I'm still angry about Brexit, and as a result I lash out sometimes and refer to those that voted for it as idiots. This suggests a certain arrogance on my part. A valid criticism. But in my defence I've yet to hear a non-moronic justification from anyone who voted for it. All I hear is ill informed opinions and gutter press sound bites that crumble in the face of any informed counter argument. There are no sound philosophical arguments to defend the Brexit vote. It is an act of mass-stupidity not seen in this country since Thatcher was elected. And even then she never had the support of even half of those that vote.

My challenge to you Brexit voters out there is to give me one good and credible reason for why Brexit is a sound proposition. Until the day that this happens I shall continue to call you idiots. For idiots you truly are. And to add to the charges of arrogance I will state that I don't believe you can help being idiots. You've been conditioned to be that way. Decades of government policy and manoeuvrings by the elite have created an underclass of Epsilons open to manipulation.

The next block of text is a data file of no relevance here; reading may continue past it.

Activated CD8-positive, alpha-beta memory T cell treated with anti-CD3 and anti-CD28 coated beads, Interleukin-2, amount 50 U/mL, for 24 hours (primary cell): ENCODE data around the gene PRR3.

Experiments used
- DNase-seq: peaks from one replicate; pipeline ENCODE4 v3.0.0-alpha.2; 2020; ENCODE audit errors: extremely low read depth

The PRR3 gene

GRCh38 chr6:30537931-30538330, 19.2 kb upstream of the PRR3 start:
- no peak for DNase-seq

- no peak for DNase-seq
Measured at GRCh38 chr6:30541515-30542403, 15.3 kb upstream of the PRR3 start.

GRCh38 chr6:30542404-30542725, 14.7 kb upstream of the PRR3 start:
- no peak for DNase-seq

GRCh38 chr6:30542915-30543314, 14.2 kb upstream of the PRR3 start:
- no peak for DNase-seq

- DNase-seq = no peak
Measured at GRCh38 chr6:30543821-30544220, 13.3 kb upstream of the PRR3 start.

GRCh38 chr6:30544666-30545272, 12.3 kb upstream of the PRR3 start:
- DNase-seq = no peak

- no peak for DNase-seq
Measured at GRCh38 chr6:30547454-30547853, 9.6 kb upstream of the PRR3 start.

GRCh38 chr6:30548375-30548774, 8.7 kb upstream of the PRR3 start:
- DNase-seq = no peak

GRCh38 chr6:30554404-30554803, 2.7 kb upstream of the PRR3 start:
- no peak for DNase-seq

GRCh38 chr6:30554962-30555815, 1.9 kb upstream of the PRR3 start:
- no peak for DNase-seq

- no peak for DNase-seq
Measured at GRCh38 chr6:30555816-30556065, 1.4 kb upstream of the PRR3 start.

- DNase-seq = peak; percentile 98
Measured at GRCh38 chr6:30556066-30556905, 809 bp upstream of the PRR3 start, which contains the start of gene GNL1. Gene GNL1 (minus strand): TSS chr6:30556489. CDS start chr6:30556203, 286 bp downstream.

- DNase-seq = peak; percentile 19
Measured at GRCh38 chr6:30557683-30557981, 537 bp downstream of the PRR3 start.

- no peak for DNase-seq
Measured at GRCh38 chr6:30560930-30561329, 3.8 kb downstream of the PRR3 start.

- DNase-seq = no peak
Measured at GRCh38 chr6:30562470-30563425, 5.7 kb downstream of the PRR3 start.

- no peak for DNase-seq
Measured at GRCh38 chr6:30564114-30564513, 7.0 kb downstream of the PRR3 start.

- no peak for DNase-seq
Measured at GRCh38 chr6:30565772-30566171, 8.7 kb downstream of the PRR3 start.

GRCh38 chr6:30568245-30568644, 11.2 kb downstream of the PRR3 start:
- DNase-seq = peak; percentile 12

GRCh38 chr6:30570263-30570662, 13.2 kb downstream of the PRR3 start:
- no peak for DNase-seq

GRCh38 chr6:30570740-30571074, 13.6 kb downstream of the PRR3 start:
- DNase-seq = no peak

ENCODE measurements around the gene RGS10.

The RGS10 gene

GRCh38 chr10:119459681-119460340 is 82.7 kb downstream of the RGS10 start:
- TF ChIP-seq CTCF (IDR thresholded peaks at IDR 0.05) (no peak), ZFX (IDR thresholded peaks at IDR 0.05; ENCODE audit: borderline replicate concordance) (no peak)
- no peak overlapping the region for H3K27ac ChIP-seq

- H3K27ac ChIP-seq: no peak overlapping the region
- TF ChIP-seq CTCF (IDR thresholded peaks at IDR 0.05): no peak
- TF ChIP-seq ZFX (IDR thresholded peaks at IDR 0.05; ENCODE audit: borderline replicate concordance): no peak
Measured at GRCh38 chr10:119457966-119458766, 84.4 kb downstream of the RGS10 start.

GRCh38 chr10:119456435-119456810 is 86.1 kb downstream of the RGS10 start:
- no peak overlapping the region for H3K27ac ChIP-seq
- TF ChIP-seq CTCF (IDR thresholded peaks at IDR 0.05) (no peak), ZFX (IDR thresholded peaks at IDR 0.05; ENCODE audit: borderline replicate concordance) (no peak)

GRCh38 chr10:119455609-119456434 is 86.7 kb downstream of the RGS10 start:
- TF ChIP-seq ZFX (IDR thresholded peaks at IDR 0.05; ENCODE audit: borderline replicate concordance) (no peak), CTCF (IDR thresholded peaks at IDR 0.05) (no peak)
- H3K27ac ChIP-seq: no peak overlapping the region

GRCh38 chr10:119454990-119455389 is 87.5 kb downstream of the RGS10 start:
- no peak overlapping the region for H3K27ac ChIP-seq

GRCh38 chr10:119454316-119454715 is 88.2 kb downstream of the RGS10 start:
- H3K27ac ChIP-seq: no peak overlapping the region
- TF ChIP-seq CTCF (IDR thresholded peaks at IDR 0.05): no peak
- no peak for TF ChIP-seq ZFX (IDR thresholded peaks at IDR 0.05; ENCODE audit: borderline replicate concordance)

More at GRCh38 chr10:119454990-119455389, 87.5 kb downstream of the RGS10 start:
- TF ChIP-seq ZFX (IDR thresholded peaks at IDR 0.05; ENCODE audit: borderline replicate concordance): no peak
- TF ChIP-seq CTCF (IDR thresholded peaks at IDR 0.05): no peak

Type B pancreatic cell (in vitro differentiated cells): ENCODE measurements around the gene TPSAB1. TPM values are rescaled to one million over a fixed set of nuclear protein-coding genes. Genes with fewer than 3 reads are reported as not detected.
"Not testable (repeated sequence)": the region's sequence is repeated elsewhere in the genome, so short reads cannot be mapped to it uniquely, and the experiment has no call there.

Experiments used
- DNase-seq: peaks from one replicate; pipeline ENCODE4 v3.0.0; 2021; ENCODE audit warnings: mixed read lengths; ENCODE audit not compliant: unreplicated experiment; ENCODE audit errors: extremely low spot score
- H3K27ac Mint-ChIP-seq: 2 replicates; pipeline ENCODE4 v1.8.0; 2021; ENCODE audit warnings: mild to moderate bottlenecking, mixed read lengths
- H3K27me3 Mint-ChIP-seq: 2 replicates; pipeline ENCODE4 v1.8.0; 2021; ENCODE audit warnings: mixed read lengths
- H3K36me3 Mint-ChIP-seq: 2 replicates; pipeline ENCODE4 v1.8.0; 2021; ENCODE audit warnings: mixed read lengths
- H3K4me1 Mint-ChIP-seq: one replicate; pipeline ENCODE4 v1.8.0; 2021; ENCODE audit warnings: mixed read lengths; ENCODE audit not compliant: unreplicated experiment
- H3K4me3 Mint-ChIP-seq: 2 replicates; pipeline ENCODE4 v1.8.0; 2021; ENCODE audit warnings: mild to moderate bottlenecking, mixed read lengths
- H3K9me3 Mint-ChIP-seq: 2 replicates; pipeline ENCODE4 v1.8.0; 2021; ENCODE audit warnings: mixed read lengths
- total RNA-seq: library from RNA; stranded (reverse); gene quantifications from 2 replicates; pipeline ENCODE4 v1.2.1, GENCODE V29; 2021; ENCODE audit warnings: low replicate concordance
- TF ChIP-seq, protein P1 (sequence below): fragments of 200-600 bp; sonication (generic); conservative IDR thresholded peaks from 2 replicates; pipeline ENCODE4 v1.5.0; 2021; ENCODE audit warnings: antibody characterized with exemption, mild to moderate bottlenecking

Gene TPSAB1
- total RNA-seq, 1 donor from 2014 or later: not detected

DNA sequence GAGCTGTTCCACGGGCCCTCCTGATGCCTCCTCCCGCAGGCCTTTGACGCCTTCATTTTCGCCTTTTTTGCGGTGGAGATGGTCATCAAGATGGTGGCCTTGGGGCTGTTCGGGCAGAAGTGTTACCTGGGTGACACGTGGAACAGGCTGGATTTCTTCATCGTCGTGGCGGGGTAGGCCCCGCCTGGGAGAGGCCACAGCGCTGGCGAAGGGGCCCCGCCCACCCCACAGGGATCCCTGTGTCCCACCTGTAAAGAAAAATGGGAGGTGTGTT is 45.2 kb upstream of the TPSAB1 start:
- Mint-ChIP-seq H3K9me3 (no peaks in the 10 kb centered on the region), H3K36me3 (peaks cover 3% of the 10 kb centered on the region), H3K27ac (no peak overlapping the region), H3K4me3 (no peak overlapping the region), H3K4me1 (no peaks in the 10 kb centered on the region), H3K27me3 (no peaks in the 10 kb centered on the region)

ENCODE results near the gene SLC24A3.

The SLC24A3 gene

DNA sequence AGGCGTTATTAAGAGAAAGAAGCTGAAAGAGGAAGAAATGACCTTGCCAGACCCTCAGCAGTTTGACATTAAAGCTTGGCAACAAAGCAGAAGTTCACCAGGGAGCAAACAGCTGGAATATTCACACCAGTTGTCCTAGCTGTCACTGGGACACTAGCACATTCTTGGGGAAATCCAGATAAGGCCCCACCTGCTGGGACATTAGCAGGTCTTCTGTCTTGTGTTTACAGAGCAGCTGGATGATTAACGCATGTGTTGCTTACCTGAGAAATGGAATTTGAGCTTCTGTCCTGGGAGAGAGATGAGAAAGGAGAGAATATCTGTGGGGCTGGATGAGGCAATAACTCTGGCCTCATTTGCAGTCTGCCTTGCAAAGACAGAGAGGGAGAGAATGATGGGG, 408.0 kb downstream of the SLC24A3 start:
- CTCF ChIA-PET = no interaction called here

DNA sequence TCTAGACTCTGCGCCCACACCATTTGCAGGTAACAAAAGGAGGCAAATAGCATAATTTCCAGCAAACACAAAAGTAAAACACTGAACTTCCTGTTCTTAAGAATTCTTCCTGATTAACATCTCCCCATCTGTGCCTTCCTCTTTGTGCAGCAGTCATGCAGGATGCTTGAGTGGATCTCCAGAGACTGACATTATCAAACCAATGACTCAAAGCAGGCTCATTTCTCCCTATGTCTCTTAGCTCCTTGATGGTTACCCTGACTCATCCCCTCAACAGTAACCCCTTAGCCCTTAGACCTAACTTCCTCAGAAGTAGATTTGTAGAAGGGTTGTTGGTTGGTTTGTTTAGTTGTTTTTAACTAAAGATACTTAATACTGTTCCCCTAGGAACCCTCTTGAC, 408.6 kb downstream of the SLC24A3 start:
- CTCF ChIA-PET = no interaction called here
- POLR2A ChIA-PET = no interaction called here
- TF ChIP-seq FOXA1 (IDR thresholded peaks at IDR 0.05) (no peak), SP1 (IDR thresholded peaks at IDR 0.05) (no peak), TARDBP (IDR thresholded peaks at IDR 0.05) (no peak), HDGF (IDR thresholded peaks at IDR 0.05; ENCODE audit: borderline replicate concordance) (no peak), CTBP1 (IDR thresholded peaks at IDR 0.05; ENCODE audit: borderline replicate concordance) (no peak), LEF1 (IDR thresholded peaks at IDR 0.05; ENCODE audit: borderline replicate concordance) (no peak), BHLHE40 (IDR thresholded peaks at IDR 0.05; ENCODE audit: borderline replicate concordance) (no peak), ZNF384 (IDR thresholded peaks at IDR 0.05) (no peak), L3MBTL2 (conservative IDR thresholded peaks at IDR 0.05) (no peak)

Welcome to our brave new fascist world, or wake up to your ignorance turkeys, and stop voting for Christmas.

Tuesday, 10 January 2017

Corbyn outlines plans to 'cap' boardroom pay

BBC News - Jeremy Corbyn outlines plans to 'cap' boardroom pay http://www.bbc.co.uk/news/uk-politics-38568116?SThisFB

In principle the idea of a wage cap or maximum wage doesn't sound like a bad idea . But wouldn't it be better, rather than having a wage cap, to force organisations to have their minimum wage as a fixed percentage of the highest salary in that company?

e.g. if the minimum wage was say 5% of the maximum then any organisation whose highest paid employee earned £1,000,000 would have to have a minimum wage of £50,000

Discuss


Thursday, 5 January 2017

2016 is over, welcome to the future


I watched the film Pride the other evening. It's about the Lesbian and Gay community that supported the miners' strike in 1984. I balled my eyes out at the end of the film and both laughed and felt the tears trickling down my face through it. It's a film that conveys an important message. That message is: